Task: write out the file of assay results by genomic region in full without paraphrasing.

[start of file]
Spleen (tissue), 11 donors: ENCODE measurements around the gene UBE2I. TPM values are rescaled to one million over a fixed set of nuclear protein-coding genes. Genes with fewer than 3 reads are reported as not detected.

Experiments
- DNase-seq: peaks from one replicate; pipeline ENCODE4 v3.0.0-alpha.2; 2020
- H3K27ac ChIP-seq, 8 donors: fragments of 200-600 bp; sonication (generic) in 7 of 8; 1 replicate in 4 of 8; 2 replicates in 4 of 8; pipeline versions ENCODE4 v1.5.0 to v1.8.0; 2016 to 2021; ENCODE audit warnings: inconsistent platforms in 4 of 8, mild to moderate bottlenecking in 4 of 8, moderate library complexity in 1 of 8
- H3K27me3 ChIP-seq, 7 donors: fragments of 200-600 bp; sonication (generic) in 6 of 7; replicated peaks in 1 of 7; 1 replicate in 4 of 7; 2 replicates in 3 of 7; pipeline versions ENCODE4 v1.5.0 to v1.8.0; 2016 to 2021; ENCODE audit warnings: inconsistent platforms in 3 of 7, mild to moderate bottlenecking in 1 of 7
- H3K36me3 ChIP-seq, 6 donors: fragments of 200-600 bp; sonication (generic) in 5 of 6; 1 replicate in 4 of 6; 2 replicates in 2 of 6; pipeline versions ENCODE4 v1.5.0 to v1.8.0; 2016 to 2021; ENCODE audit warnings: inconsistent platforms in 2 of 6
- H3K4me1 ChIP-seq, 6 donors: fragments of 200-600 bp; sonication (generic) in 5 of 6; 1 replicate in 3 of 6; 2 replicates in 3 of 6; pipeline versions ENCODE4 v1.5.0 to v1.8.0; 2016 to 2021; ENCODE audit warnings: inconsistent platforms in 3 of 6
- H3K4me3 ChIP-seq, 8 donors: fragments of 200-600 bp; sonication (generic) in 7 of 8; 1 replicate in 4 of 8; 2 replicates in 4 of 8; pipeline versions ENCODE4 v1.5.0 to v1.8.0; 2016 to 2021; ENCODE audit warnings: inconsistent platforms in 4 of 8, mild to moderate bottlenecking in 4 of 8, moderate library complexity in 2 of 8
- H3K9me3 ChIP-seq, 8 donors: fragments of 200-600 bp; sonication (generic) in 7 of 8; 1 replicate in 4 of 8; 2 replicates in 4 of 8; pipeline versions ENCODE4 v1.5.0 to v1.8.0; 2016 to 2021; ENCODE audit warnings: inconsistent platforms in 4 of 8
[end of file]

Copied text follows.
Spleen (tissue), 11 donors: ENCODE measurements around the gene UBE2I. TPM values are rescaled to one million over a fixed set of nuclear protein-coding genes. Genes with fewer than 3 reads are reported as not detected.

Experiments
- DNase-seq: peaks from one replicate; pipeline ENCODE4 v3.0.0-alpha.2; 2020
- H3K27ac ChIP-seq, 8 donors: fragments of 200-600 bp; sonication (generic) in 7 of 8; 1 replicate in 4 of 8; 2 replicates in 4 of 8; pipeline versions ENCODE4 v1.5.0 to v1.8.0; 2016 to 2021; ENCODE audit warnings: inconsistent platforms in 4 of 8, mild to moderate bottlenecking in 4 of 8, moderate library complexity in 1 of 8
- H3K27me3 ChIP-seq, 7 donors: fragments of 200-600 bp; sonication (generic) in 6 of 7; replicated peaks in 1 of 7; 1 replicate in 4 of 7; 2 replicates in 3 of 7; pipeline versions ENCODE4 v1.5.0 to v1.8.0; 2016 to 2021; ENCODE audit warnings: inconsistent platforms in 3 of 7, mild to moderate bottlenecking in 1 of 7
- H3K36me3 ChIP-seq, 6 donors: fragments of 200-600 bp; sonication (generic) in 5 of 6; 1 replicate in 4 of 6; 2 replicates in 2 of 6; pipeline versions ENCODE4 v1.5.0 to v1.8.0; 2016 to 2021; ENCODE audit warnings: inconsistent platforms in 2 of 6
- H3K4me1 ChIP-seq, 6 donors: fragments of 200-600 bp; sonication (generic) in 5 of 6; 1 replicate in 3 of 6; 2 replicates in 3 of 6; pipeline versions ENCODE4 v1.5.0 to v1.8.0; 2016 to 2021; ENCODE audit warnings: inconsistent platforms in 3 of 6
- H3K4me3 ChIP-seq, 8 donors: fragments of 200-600 bp; sonication (generic) in 7 of 8; 1 replicate in 4 of 8; 2 replicates in 4 of 8; pipeline versions ENCODE4 v1.5.0 to v1.8.0; 2016 to 2021; ENCODE audit warnings: inconsistent platforms in 4 of 8, mild to moderate bottlenecking in 4 of 8, moderate library complexity in 2 of 8
- H3K9me3 ChIP-seq, 8 donors: fragments of 200-600 bp; sonication (generic) in 7 of 8; 1 replicate in 4 of 8; 2 replicates in 4 of 8; pipeline versions ENCODE4 v1.5.0 to v1.8.0; 2016 to 2021; ENCODE audit warnings: inconsistent platforms in 4 of 8